Initial jobless claims up 10,000 in a week

Half of new filings related to impact of hurricane on Florida, Labor Dept. says

August 27, 2004|By BLOOMBERG NEWS

WASHINGTON - Initial unemployment claims rose last week for the first time in four weeks, boosted by more filings related to Hurricane Charley, a government report showed yesterday.

First-time applications for unemployment benefits rose by 10,000 to 343,000 in the week that ended Aug. 21 from a revised 333,000 the week before, the Labor Department said. About half the gain was attributed to the storm, a Labor spokesman said.

Hurricane Charley, which struck southwest Florida on Aug. 13 and caused 20 deaths and about $7.4 billion in insured losses, was the strongest storm to hit the state since Hurricane Andrew more than a decade ago. Initial claims rose by 10,000 the week that Andrew came ashore in August 1992 and by 8,000 the next week.

"We may see some additional upward pressure for another two weeks," from job losses related to the hurricane, said Henry Willmore, chief U.S. economist at Barclays Capital Inc. in New York. "The peak effect usually comes in the second week."

Claims had been expected to rise to 335,000 last week, the median of 41 forecasts in a Bloomberg News survey, from an originally reported 331,000. Estimates had ranged from 320,000 to 370,000.

Since rising to 350,000 in early July, initial claims have declined, suggesting an improving labor market. Employment in August is forecast to accelerate after slowing in the previous two months, according to economists in a Bloomberg News survey.

The four-week moving average, a less volatile measure, fell to 336,750 from 337,500, the Labor Department said. That compares with an average of 402,000 for all of last year.

"A sustained pickup in employment is, understandably, viewed as key to keeping consumer spending growing at a solid pace, especially since the stimulus from tax cuts is past its peak," James O'Sullivan, senior economist at UBS Securities in Stamford, Conn., said before the report was released.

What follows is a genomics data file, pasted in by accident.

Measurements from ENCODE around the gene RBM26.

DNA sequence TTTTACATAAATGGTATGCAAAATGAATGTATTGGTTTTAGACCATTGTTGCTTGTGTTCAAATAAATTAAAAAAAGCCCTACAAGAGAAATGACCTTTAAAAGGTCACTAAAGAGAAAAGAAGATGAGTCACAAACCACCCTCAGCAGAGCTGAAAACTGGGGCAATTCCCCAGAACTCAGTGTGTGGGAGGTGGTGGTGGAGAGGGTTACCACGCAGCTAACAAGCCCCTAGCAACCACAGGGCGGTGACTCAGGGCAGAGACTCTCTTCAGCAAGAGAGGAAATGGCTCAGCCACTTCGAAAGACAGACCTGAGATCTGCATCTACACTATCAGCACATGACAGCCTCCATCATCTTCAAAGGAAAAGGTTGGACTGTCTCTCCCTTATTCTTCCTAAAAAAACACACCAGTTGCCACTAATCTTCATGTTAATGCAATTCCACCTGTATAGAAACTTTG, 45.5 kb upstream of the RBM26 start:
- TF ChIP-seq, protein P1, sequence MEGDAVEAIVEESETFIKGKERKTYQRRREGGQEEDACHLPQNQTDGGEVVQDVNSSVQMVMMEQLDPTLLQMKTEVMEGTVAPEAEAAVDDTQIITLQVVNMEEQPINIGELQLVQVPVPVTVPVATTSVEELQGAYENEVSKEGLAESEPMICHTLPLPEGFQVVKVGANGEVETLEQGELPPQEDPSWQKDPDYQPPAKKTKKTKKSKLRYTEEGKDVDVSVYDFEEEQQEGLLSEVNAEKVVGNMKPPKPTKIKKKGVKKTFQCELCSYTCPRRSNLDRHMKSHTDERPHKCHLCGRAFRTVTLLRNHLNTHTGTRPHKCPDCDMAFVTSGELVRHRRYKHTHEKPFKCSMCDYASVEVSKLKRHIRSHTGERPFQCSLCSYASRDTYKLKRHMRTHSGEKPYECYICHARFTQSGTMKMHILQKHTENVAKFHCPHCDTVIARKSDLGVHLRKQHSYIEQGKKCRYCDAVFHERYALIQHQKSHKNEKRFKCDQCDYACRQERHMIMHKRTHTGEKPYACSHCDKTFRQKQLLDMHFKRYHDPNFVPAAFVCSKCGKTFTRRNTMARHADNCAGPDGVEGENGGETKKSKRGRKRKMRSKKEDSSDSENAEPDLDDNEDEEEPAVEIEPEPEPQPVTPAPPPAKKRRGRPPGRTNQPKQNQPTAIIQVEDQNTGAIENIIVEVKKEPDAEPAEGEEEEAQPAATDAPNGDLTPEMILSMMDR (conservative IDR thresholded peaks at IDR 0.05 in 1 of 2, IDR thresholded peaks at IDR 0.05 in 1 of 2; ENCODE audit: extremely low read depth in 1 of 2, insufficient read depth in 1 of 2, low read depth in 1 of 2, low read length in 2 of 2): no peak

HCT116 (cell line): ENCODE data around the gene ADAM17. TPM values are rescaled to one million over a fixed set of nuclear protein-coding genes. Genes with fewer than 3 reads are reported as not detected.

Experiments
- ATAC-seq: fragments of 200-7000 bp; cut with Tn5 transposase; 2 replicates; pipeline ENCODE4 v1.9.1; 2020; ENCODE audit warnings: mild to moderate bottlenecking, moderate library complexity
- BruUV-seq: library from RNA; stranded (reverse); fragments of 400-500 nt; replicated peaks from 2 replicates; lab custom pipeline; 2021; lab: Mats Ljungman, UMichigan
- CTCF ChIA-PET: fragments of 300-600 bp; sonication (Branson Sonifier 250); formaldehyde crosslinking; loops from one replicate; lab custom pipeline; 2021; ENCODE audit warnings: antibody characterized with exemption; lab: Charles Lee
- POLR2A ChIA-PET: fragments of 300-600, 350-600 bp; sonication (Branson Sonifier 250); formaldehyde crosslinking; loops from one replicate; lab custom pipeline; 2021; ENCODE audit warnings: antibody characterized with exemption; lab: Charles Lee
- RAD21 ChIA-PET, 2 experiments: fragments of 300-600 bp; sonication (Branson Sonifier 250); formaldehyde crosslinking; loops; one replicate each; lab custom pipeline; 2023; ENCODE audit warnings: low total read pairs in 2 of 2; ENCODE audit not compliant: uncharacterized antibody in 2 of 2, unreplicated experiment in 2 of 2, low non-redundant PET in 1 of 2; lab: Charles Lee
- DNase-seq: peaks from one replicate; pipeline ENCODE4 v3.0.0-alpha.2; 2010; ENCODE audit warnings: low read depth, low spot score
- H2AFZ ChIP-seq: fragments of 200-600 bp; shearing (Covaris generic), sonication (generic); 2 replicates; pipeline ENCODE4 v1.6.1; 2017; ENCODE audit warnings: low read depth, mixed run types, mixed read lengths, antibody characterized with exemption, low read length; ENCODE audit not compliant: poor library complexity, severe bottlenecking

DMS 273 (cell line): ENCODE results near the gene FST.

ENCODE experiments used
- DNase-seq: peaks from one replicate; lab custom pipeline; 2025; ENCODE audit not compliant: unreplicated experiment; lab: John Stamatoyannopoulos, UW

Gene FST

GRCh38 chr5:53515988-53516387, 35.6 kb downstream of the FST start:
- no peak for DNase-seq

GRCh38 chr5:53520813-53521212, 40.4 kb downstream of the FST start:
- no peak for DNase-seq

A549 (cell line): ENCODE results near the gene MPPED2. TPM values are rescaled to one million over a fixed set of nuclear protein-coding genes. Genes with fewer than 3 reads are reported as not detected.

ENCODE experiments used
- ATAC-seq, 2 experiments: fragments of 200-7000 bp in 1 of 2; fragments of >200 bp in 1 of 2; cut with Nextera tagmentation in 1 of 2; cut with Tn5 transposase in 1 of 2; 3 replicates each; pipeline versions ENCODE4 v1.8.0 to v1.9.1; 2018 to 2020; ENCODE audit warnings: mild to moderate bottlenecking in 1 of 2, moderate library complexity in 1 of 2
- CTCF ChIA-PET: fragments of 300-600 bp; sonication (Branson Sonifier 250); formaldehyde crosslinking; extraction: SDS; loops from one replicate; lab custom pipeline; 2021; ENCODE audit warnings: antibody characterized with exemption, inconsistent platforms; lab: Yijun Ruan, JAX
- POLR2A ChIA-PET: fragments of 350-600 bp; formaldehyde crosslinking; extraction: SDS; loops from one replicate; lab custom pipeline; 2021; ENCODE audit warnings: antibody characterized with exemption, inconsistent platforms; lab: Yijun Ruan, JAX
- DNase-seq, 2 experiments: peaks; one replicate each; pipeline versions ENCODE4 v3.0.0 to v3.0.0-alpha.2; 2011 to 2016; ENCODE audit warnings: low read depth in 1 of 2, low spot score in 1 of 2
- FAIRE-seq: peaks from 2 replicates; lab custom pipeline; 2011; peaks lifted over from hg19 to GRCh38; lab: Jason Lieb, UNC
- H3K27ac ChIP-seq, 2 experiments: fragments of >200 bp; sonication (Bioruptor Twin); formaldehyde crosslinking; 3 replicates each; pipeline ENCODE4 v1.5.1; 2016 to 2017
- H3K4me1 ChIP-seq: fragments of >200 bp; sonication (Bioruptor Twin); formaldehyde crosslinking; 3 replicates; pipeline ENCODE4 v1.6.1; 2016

On Sept. 3, the Labor Department is expected to report a 160,000 increase in August employment. That compares with an average of 55,000 new jobs in June and July and 225,400 for the first five months of the year.

The number of people continuing to collect state unemployment benefits rose to 2.897 million in the week that ended Aug. 14, down slightly from 2.892 million the prior week. The four-week moving average of continuing claims fell to 2.895 million from 2.907 million.

The insured unemployment rate, which tends to move with the jobless rate, held at 2.3 percent. Seven states and territories reported an increase in claims, while 46 had a decrease in the week that ended Aug. 14. Figures on continuing claims and the insured jobless rate are reported with a one-week lag to initial claims.

The volume of help-wanted advertising in major U.S. newspapers fell for a third straight month in July, the Conference Board reported yesterday. The index measures advertising volume in 51 papers, though it doesn't include ads placed on the Internet.

Hurricane recovery efforts are expected to create more jobs in southwest Florida than were lost to Charley over the next two years, economists said. The region will lose 20,000 to 30,000 jobs as a result of the storm, though it may gain 30,000 to 45,000 from the recovery effort, said Mark Vitner, a senior economist at Wachovia Corp. in Charlotte, N.C.

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